Explained: Mohun Bagan's internal politics and sponsorship issue

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The top management of the club met at the tent on Thursday evening to find a consensus, but that remained a distant dream...

Shortly after East Bengal lost their Calcutta Football League (CFL) match against Peerless on Thursday evening, there were mixed feelings among supporters assembled at the Mohun Bagan tent.

The neighbour’s slip-up gave the Mariners a golden chance to bag the local league after eight years but the impasse over their sponsorship issues meant the joy was short-lived.

For the uninitiated, club secretary Anjan Mitra had announced StreamCast as a potential sponsor on Wednesday, but with the club elections impending, many supporters including the opposition camp of Tutu Basu - Srinjoy Basu - Debasish Dutta had shown scepticism about the acceptability of the offer.

The two factions met at the club in the evening and Tutu Basu suggested the offer should be run through Deloitte, an auditor firm part of the so-called 'Big Four.'

'Had it been my company or Anjan's, we would have agreed readily. But for this company, we need to get the offer and financials audited first before committing," Basu told the media.

Basu and Mitra, two classmates in school who grew up watching Bagan matches together and ran the club for almost three decades, have recently seen their friendship strained as the next generation tries to grab a share of the big institution, which despite its falling footballing stocks, retains its importance in Bengali psyche.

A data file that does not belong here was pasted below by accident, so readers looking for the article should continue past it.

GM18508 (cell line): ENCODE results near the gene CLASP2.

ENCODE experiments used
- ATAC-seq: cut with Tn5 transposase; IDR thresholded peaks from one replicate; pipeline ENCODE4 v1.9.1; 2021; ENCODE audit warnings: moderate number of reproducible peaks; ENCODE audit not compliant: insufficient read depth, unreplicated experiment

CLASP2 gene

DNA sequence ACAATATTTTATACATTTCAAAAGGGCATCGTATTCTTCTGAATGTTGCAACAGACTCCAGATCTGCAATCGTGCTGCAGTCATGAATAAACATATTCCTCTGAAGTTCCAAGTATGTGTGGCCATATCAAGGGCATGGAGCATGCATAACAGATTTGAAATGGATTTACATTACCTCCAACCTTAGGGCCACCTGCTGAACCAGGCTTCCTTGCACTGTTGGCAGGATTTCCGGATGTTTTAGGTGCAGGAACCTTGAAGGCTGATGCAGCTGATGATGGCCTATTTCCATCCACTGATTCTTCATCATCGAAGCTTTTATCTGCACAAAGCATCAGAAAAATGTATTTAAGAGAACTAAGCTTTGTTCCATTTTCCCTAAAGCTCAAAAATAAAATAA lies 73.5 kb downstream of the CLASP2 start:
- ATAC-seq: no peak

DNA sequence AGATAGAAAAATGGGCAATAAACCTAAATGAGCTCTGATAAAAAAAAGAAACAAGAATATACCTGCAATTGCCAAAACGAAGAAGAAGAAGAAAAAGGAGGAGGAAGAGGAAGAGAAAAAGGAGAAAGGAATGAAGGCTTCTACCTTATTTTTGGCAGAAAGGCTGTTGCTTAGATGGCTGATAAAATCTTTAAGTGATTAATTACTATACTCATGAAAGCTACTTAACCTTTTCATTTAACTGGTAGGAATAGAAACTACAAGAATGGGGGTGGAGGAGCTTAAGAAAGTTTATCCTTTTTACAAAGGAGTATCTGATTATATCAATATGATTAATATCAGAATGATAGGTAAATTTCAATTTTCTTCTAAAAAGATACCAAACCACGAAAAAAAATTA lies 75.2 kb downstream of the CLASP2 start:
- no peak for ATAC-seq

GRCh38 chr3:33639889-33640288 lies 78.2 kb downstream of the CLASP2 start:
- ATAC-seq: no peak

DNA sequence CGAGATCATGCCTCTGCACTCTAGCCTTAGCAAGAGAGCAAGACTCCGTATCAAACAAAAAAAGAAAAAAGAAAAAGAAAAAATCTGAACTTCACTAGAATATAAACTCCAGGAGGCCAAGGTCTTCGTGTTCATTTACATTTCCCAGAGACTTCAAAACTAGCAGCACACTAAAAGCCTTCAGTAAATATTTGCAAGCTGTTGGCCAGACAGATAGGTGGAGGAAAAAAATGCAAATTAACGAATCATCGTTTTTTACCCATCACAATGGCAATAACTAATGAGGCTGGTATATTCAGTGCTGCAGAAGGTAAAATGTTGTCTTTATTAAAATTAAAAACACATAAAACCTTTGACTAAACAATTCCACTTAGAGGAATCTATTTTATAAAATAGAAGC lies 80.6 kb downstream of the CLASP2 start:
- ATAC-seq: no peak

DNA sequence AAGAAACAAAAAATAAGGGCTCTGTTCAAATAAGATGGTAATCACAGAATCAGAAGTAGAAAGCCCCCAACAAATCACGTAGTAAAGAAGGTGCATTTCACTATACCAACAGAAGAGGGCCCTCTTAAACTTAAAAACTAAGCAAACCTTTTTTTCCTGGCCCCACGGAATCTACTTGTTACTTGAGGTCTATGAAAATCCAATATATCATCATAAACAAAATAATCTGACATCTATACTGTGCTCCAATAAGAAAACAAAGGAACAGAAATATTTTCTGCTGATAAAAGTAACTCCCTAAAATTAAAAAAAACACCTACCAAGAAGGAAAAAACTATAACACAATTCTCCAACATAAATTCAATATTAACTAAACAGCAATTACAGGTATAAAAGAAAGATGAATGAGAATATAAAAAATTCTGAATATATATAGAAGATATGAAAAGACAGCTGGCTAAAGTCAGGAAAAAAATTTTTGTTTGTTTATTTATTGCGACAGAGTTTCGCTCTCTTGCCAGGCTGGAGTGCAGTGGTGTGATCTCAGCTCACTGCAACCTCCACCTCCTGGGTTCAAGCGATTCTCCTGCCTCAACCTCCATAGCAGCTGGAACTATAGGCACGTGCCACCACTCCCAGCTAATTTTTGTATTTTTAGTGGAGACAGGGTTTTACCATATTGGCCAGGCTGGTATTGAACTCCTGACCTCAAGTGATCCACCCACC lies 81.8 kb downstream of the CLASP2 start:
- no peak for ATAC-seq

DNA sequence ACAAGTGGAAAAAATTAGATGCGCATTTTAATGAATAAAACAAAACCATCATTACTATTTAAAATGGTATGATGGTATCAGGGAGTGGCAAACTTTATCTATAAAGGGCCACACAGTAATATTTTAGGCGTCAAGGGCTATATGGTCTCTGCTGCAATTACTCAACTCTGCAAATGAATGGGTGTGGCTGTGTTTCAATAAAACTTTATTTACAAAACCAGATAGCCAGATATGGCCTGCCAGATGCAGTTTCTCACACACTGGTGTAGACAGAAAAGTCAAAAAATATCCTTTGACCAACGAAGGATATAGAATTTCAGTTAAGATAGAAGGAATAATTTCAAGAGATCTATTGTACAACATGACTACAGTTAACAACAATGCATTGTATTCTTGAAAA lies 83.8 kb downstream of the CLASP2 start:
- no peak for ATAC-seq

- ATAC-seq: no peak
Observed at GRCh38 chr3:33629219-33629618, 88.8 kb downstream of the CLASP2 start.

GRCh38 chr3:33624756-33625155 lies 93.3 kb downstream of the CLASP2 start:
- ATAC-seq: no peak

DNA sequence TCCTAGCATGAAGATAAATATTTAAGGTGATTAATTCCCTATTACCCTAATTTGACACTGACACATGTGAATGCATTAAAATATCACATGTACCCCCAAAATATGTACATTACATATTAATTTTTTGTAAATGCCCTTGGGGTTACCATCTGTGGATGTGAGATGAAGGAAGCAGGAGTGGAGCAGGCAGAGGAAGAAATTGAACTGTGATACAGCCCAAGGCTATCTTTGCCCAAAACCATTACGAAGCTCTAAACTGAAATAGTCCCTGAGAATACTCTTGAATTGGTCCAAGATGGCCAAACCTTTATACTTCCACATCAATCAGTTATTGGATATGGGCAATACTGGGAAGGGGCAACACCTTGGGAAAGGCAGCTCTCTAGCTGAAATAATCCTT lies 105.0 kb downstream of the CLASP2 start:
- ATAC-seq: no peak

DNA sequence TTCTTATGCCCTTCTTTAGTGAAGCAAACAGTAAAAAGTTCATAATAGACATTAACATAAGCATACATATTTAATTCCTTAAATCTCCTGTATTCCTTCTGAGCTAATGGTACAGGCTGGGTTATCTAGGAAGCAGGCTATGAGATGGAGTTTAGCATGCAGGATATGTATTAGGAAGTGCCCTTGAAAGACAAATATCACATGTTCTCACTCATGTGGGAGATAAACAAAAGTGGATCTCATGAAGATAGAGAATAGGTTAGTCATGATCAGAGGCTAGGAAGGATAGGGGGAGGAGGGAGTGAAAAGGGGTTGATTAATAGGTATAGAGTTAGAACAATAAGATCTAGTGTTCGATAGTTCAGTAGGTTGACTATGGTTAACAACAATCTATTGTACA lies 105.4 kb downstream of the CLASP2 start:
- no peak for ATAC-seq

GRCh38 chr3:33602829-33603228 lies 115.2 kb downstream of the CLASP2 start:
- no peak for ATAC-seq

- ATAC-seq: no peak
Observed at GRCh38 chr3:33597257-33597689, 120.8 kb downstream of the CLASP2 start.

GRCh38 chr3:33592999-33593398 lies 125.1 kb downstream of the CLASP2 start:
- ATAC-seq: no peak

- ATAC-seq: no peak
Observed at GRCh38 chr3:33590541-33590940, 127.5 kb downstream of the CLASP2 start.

Over the last few years, Tutu's son Srinjoy along with Debasish Dutta had taken up the mantle of running the club, earning them an I-League and Federation Cup apiece, but recently Sohini Mitra Chaubey, Mitra's daughter, seems to have regained her stature. The stocks of her husband, former India international Kalyan Chaubey, have also soared.

The Basu camp remains the clear favourites among the club's young fanbase, but for them, unfortunately, only the members will have voting powers when the elections are held. Both Tutu and Mitra had ensured that mostly their loyalists get to be members of the club and now with them at loggerheads, it can turn out to be a close contest.

While the Basus have earlier been Rajya Sabha members from West Bengal's ruling Trinamool Congress, the Mitra camp has also shed its apolitical colour to lure Chief Minister Mamata Banerjee's brother Swapan Banerjee, who has almost become the club's spokesperson and a ubiquitous face in no time.

Only a couple of years ago, in the last election,  these two camps fought together to thwart a formidable challenge thrown by a motley crew of well-known personalities, led by the club's most successful player Subrata Bhattacharya and Padmashree winning scientist Bimal Roy. But all that has now been forgotten and the daggers are out.

It's hard to tell whether the sponsorship proposal is actually authentic or an election gimmick, but once again the off-field activities have taken the centre-stage at India's oldest major football club.

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